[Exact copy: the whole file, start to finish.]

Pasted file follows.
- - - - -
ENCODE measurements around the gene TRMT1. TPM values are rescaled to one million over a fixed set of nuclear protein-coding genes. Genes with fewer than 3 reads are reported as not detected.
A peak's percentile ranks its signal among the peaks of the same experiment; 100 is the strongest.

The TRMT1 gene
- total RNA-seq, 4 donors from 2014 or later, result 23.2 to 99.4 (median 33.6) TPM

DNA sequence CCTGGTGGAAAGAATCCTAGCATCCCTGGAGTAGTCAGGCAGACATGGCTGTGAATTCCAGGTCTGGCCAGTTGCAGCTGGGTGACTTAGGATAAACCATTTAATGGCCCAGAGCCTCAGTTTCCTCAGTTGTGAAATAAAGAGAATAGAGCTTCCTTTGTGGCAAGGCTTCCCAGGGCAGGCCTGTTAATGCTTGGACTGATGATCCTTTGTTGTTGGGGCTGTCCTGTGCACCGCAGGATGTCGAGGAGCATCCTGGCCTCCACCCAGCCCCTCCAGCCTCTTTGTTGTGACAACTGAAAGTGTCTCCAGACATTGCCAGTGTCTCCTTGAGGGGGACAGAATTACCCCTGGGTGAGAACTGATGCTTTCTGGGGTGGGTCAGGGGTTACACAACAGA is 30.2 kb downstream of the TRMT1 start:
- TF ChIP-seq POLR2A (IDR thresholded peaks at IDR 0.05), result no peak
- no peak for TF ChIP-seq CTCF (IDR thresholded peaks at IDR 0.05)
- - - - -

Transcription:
ENCODE measurements around the gene TRMT1. TPM values are rescaled to one million over a fixed set of nuclear protein-coding genes. Genes with fewer than 3 reads are reported as not detected.
A peak's percentile ranks its signal among the peaks of the same experiment; 100 is the strongest.

The TRMT1 gene
- total RNA-seq, 4 donors from 2014 or later, result 23.2 to 99.4 (median 33.6) TPM

DNA sequence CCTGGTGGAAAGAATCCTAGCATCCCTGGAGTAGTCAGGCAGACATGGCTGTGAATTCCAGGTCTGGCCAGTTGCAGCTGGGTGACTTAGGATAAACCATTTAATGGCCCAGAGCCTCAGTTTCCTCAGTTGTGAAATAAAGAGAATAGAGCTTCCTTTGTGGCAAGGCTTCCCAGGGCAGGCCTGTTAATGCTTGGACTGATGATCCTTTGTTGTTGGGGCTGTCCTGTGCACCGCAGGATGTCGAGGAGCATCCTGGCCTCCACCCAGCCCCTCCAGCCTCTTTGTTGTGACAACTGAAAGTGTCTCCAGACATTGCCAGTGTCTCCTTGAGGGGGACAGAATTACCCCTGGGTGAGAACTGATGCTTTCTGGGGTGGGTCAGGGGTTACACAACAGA is 30.2 kb downstream of the TRMT1 start:
- TF ChIP-seq POLR2A (IDR thresholded peaks at IDR 0.05), result no peak
- no peak for TF ChIP-seq CTCF (IDR thresholded peaks at IDR 0.05)